PART 2 of my two-part series on the East-West Playaz focuses on the younger but still equally mysterious half of the team, Soto Miyagi. Miyagi, along with the Midnite Rider are in the midst of a huge run as a tag team and recently both picked up significant wins in singles competition against IZW Tag Team Champions “What Wrestling Should Be” Jermaine Johnson and “Lights Out” Jordan Jacobs.
Miyagi is unlike anyone in IZW and for that matter North America when you consider Miyagi’s upbringing in the sport and the dues he paid in his native Japan. Miyagi was trained by the world-famous Kenta Kobashi who many regard as the greatest professional wrestler ever. Kobashi made a name for himself in All-Japan Pro Wrestling where he was a multi-time world champion, and then built on that legacy during his time with Pro Wrestling NOAH where he shattered the blueprint for what was possible in a wrestling ring while also picking up another world title. Miyagi’s time with Kobashi was instrumental in honing his body and fortifying his spirit to be able to take the punishment that is dished out in IZW for somebody the size of Miyagi who stands well south of six feet and tips the scales at around 165 lb.
“Kobashi is everything to me. If it weren’t for him, I’d still be in Japan living on the streets,” Miyagi remembered.
A chance meeting with Kobashi at a Pro Wrestling NOAH show in 2003 in Nagoya changed the course of Miyagi’s life forever. “I hit the lottery. I went to the show as a punk kid and left the building with a once-in-a-lifetime opportunity. I stayed in the arena after the event was over, soaking up the atmosphere. Kobashi was in the beginning of his title run that lasted for two years. As I was sitting there alone in my seat, he [Kobashi] comes walking back out to the arena. He was just standing there looking at the ring where he had just defended his championship against [Jun] Akiyama. It was a 60-minute match and they tore the house down. The next thing I know, I’m walking up to him and introducing myself. I told him how I had always been a huge pro wrestling fan for as long as I could remember and that I was living in the streets off and on at the time. Anyway, he encouraged me to chase my dream of being a pro wrestler and even let me stay in his training dojo for one full year where he trained me free of charge,” Miyagi continued.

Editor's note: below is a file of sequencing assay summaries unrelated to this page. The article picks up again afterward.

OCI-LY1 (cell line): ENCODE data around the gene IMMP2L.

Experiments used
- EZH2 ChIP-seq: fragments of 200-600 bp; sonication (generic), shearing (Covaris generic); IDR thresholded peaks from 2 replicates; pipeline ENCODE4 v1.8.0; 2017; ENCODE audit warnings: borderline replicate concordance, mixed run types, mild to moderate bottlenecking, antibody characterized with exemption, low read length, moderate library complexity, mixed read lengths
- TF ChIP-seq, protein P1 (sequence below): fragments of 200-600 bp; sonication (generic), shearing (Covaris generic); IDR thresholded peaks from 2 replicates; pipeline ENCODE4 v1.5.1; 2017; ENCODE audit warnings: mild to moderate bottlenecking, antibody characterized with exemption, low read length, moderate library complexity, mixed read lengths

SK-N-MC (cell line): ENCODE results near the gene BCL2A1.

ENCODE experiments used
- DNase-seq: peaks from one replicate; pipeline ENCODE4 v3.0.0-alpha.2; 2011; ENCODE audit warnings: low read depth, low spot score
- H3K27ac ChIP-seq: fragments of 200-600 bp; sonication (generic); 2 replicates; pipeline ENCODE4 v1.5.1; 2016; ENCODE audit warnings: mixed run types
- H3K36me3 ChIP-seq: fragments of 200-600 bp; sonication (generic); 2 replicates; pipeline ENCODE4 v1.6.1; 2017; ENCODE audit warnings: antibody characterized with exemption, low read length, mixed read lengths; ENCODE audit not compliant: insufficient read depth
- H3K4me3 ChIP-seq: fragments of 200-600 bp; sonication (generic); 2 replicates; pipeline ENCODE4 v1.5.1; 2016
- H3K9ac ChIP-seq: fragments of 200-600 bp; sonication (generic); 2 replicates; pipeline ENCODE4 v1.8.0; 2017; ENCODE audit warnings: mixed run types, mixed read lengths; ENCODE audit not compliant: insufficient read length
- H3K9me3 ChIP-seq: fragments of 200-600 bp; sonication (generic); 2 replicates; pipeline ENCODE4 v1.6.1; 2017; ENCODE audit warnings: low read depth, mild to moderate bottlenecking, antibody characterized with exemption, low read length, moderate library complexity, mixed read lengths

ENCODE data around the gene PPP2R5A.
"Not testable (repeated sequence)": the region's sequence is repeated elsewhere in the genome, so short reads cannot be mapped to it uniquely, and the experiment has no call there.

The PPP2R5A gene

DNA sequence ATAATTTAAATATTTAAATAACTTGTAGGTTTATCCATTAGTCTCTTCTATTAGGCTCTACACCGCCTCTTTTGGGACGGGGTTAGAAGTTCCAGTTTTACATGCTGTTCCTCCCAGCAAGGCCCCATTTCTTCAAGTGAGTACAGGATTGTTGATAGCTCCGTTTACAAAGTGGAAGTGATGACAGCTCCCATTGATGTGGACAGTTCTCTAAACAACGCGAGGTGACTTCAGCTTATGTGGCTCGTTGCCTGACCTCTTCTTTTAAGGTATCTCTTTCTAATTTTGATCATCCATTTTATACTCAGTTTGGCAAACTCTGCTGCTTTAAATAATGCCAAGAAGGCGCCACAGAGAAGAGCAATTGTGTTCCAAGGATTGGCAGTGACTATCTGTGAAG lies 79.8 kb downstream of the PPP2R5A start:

After the teenage Miyagi took the bumps and bruises as an apprentice in the Japanese style of professional wrestling training, he was quickly booked on a few NOAH undercards because of Kobashi. But after a year with NOAH and some smaller independent wrestling organizations in Japan, Miyagi set out on his own path to make his mark in the sport. “Kobashi gave me his blessing, which was monumental. He knew I always had my eyes on wrestling in America.”
Miyagi traveled to Hawaii first where he lived for nearly two years. “Hawaii was a great learning experience. It’s in America, but there is a heavy Asian influence and a lot of Japanese people living there. I got some great in ring experience and got to learn English which has been a life saver over the last seven plus years working here in the States.”
From there Miyagi migrated to California for another year as he rode up and down the coast working shows from San Francisco to San Diego and everywhere in between. He also did some stunt work for a couple of Jackie Chan and Jet Li movies. “It was great working with those guys, but I’m no actor. I’m a professional wrestler.”
At the end of 2008, Miyagi continued his trek eastward as he showed up in the Lone Star State. “Texas was an experience, let me tell you,” Miyagi joked. “What you have to understand about Texas is they love their independence. Sometimes I wondered if they were going to try and break away from the rest of America. You can always tell a Texan, you just can’t tell him much.”